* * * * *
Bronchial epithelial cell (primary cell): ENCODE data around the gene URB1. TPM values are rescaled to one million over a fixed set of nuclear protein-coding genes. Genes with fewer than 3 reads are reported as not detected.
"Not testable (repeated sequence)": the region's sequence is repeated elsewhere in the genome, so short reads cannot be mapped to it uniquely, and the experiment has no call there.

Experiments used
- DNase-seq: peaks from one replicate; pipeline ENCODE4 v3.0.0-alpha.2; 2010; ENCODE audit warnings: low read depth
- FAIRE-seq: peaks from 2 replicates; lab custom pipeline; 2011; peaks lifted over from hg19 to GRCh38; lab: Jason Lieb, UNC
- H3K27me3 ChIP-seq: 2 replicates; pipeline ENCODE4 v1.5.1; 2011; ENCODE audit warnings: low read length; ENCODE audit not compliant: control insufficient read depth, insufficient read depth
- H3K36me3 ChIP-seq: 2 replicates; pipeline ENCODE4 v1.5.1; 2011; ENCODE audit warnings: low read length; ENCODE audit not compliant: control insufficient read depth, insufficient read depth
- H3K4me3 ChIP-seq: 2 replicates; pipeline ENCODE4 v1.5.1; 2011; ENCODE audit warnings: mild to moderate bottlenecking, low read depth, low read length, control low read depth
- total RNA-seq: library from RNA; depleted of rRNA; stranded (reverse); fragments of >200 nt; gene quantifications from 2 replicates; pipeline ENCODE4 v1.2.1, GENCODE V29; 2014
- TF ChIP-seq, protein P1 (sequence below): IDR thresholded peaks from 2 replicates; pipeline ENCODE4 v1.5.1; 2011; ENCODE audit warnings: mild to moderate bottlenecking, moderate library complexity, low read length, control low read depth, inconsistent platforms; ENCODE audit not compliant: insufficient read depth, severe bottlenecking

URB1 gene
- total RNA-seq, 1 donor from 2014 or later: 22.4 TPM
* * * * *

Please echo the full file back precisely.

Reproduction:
Bronchial epithelial cell (primary cell): ENCODE data around the gene URB1. TPM values are rescaled to one million over a fixed set of nuclear protein-coding genes. Genes with fewer than 3 reads are reported as not detected.
"Not testable (repeated sequence)": the region's sequence is repeated elsewhere in the genome, so short reads cannot be mapped to it uniquely, and the experiment has no call there.

Experiments used
- DNase-seq: peaks from one replicate; pipeline ENCODE4 v3.0.0-alpha.2; 2010; ENCODE audit warnings: low read depth
- FAIRE-seq: peaks from 2 replicates; lab custom pipeline; 2011; peaks lifted over from hg19 to GRCh38; lab: Jason Lieb, UNC
- H3K27me3 ChIP-seq: 2 replicates; pipeline ENCODE4 v1.5.1; 2011; ENCODE audit warnings: low read length; ENCODE audit not compliant: control insufficient read depth, insufficient read depth
- H3K36me3 ChIP-seq: 2 replicates; pipeline ENCODE4 v1.5.1; 2011; ENCODE audit warnings: low read length; ENCODE audit not compliant: control insufficient read depth, insufficient read depth
- H3K4me3 ChIP-seq: 2 replicates; pipeline ENCODE4 v1.5.1; 2011; ENCODE audit warnings: mild to moderate bottlenecking, low read depth, low read length, control low read depth
- total RNA-seq: library from RNA; depleted of rRNA; stranded (reverse); fragments of >200 nt; gene quantifications from 2 replicates; pipeline ENCODE4 v1.2.1, GENCODE V29; 2014
- TF ChIP-seq, protein P1 (sequence below): IDR thresholded peaks from 2 replicates; pipeline ENCODE4 v1.5.1; 2011; ENCODE audit warnings: mild to moderate bottlenecking, moderate library complexity, low read length, control low read depth, inconsistent platforms; ENCODE audit not compliant: insufficient read depth, severe bottlenecking

URB1 gene
- total RNA-seq, 1 donor from 2014 or later: 22.4 TPM